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Kaitou Sentai Lupinranger vs Keisatsu Sentai Patoranger Episode 25 Review

At the halfway point in the series, we are at a crossroads in Lupinranger vs Patoranger. Lymon, the Gangler from last week, is still at the height of his abilities, with some new tricks thrown in this week for good measure that force all seven rangers to work together for the first time. This leads to the creation of the monstrosity of a mecha seen previously in toy scans, Good Cool Kaiser VSX. This comes at the height of a shared trust problem between the two teams, and even from the Lupinrangers to Noel.

 

 

This episode focuses primarily on the fallout from the Patorangers’ defeat at the hands of Lymon last week, even citing the collateral damage and civilian casualties caused by the battle. In addition, the main interpersonal dynamic focuses on an injured Noel, his relation to the other teams and specifically to Kairi, and sets the foundation for Noel’s resolve to be tested. Despite severe injuries, he keeps fighting and figures out the secret to Lymon’s golden safe.

 

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In the end, it takes all seven rangers working in full cooperation to get anywhere near Lymon, and they only turn to this point out of desperation after much prodding by Tsukasa. Clearly, none of them like this idea but they are forced into it because they are simply and wildly outclassed. Lymon’s abilities are presented in such a way that makes it clear the Rangers have been fighting and struggling against the bottom of the barrel, up to this point. This is a bit of a deviation from the norm, as the Rangers have largely not scaled up in power to keep up with their enemies this year, as is tradition. Instead, the action has been centered around them finding new and creative ways to use existing abilities.

 

This new Ultrazord-class mecha marks the first significant power spike for the teams since Noel’s introduction, and with the upcoming scans revealing more, it will be interesting to see what sort of enemies necessitate those upgrades. Good Striker, especially, is going to be getting at least two new versions that we know of already, so I am curious to see how the rest go. Along with this, there can only be so much time left before the police discover the thieves’ identities. Maybe Noel will be the key, or maybe we will even see more Rangers added as the series goes on. The tradition recently does seem to be teams of ten plus, after all.

 

 

Overall, this episode does a lot to establish a new dynamic between the two teams and their middleman, but falls a bit short of true progress. There are a few bits of comedic exchanges between characters, including swapping seats in the new all-Ranger mecha, and some heartfelt dialogue, but it still leaves a bit to be desired in the end. Stay tuned for the next one to see how it all unfolds!

 

As always, leave your thoughts below and let’s discuss!

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Kamen Rider Build Episode 45 Review

Wow. All I can really say about this episode is wow. This is what the final arc of a Kamen Rider series should be like, boiled down into one episode. In the last several weeks, Build has been all over the place in terms of tone and scope, almost as if it was lost or using filler to drag out the plot to its full run time of 50 episodes. But episode 45 brings that all full circle, returning to the dramatic, high-stakes action and drama we have come to expect from a late-stage series like this. There is an air of finality to all of it, even knowing the series will go on for five more episodes after this point.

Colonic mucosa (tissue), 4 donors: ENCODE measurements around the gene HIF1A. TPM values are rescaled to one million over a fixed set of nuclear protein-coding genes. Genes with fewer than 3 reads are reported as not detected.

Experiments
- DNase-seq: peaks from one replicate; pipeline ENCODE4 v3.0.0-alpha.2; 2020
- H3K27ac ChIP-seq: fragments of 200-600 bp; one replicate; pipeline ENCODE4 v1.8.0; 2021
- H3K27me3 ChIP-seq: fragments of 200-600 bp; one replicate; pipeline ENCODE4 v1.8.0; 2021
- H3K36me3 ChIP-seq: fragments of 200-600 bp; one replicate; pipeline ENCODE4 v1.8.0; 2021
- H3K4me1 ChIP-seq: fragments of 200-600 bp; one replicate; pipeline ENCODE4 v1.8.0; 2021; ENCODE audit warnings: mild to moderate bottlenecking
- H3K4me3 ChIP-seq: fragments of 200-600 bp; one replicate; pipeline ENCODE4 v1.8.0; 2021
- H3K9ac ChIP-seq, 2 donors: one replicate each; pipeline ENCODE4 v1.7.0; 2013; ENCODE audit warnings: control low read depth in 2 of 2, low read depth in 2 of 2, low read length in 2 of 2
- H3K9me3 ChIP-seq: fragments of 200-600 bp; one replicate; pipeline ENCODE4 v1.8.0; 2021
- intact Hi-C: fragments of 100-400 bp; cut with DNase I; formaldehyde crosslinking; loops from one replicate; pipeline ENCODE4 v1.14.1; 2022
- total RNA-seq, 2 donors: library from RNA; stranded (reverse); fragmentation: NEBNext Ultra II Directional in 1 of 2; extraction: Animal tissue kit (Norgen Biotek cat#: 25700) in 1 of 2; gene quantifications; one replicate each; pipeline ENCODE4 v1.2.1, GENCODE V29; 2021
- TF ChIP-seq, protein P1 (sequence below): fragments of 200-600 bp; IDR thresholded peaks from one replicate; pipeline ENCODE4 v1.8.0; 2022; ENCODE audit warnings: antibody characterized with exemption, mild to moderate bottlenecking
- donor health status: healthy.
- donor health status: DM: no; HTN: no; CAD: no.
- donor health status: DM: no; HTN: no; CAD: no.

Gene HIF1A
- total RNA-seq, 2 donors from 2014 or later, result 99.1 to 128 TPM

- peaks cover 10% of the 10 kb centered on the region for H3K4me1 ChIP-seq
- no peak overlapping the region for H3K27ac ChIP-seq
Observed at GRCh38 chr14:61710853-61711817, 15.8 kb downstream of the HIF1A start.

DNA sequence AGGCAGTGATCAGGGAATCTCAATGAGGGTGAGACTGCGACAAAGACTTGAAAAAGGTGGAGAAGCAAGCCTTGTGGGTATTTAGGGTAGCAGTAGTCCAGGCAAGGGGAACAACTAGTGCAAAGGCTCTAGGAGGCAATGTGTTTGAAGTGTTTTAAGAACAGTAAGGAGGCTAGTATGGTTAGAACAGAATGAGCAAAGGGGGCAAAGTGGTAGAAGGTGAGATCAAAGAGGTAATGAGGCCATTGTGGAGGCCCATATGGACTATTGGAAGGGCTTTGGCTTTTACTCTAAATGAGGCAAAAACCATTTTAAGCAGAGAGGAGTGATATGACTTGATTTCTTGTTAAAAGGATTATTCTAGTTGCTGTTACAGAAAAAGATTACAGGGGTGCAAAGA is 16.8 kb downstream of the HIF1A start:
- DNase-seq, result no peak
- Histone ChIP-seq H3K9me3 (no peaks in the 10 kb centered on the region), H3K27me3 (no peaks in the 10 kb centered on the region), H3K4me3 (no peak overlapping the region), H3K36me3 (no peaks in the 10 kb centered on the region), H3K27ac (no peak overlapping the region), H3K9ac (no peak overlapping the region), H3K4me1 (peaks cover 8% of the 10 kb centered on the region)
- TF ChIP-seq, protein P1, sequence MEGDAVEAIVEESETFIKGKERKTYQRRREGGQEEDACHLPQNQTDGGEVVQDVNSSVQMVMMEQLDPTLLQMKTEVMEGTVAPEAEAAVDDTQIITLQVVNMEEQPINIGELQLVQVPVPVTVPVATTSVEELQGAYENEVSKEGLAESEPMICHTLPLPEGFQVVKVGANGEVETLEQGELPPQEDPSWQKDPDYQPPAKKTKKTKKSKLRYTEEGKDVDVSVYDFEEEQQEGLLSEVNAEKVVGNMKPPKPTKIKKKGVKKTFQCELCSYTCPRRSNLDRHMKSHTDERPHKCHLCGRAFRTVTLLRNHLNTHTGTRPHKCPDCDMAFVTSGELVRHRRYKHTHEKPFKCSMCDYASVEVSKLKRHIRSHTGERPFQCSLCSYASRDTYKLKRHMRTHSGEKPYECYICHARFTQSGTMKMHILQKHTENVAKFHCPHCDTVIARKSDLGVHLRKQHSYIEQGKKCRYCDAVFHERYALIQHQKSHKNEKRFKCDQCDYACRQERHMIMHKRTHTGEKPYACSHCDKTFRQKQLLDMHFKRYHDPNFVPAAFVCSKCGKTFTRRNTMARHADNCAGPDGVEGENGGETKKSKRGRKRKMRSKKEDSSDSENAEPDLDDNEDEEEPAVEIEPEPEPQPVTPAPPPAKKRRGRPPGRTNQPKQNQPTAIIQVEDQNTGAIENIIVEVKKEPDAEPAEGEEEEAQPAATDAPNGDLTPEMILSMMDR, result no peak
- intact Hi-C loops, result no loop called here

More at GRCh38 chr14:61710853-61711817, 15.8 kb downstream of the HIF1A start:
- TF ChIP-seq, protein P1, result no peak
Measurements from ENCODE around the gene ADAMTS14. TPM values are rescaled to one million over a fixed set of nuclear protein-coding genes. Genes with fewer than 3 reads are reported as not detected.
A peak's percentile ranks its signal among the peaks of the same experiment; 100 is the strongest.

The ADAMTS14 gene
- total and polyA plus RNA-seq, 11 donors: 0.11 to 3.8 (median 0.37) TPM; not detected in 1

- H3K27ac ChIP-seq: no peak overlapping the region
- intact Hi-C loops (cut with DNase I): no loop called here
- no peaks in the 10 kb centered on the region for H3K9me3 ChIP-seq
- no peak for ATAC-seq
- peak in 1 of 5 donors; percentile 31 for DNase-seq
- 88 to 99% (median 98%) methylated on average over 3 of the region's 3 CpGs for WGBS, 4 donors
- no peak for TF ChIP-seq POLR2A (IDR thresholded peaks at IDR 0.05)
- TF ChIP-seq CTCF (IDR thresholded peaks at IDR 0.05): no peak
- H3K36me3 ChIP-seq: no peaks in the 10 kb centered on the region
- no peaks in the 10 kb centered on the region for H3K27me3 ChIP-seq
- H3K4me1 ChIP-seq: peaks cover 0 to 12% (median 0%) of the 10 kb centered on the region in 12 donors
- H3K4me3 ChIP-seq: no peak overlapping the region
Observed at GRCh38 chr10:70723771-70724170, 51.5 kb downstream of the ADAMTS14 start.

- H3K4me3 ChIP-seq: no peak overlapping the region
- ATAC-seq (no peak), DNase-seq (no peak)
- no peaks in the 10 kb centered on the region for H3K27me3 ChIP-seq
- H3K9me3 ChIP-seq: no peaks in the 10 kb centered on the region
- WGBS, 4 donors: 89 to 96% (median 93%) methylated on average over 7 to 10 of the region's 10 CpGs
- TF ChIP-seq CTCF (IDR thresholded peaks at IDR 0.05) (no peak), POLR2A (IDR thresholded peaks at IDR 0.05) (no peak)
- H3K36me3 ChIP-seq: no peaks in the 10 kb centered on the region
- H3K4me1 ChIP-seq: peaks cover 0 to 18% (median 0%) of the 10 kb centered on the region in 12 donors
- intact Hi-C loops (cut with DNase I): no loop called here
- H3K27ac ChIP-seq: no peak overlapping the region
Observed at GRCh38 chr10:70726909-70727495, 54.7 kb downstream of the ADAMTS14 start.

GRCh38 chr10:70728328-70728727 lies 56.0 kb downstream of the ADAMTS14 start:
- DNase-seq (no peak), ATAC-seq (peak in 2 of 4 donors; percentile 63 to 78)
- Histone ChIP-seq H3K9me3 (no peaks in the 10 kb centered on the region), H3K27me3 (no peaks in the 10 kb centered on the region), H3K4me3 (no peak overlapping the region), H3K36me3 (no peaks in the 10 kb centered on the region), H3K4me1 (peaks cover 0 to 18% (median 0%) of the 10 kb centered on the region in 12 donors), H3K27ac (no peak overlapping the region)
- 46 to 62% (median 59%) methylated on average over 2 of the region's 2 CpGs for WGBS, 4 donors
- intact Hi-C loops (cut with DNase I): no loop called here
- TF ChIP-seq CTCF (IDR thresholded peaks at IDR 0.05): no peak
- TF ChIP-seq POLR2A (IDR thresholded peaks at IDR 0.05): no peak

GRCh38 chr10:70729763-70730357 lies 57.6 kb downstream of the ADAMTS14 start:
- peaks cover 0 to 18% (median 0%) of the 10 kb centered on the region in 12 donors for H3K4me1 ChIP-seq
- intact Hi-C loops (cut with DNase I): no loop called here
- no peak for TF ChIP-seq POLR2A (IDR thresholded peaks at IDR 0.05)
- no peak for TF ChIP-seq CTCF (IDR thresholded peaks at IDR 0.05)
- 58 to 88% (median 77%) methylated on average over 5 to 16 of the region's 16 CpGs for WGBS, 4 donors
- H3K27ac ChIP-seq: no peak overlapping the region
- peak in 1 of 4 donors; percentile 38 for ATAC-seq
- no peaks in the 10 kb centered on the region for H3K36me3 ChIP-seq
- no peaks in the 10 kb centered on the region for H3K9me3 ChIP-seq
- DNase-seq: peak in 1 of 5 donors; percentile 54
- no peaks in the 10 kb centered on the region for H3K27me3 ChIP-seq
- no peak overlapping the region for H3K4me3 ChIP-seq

Many of the major pieces are falling into place now, including long-term plans coming to fruition in a big way. With a body count in a single episode higher than the rest of a 43-year long franchise, we see the source of Evolt’s power made real, and we see his flexibility as not only a fighter, but a tactician. Using people against each other, consuming entire worlds, and putting down former partners with all the hesitation one would use when swatting a fly, Evolt quickly re-established itself as the cosmic-level threat that it is in this episode.

 

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In a few short actions, Evolt manages to go from a gel in a container back to a near-unstoppable force of cosmic change, and simultaneously completes the Black Pandora Panel. This is done as he, without any hesitation or regret, makes an honest man of Katsuragi Shinobu and puts him down for good. This leaves a third Build Driver without an owner, at least for now, as it seems this Driver and the Blizzard Knuckle will both fall to Kazumin in the next episode. This will be Grease’s only form change up to this point in the series, and may be the only one he ever gets, depending on what the summer movie has in store.

 

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Before dying, Katsuragi Shinobu gives Sento some cards, with schematics for Build and Cross-Z base on them, but we do not learn what they are for until Sento begins to study them closely. These cards, it seems, may contain the final secret to defeating Evolt, though they do resemble Ganbarazing cards as used previously by Decade. Sento is nearly killed as well, though in this scene we learn that the Rider System can function as a space suit as well. During a finishing attack, Evolt carries Sento through a wormhole to a distant planet, which greatly resembles the Helheim forest seen in Kamen Rider Gaim, and proceeds to devour it in a black hole.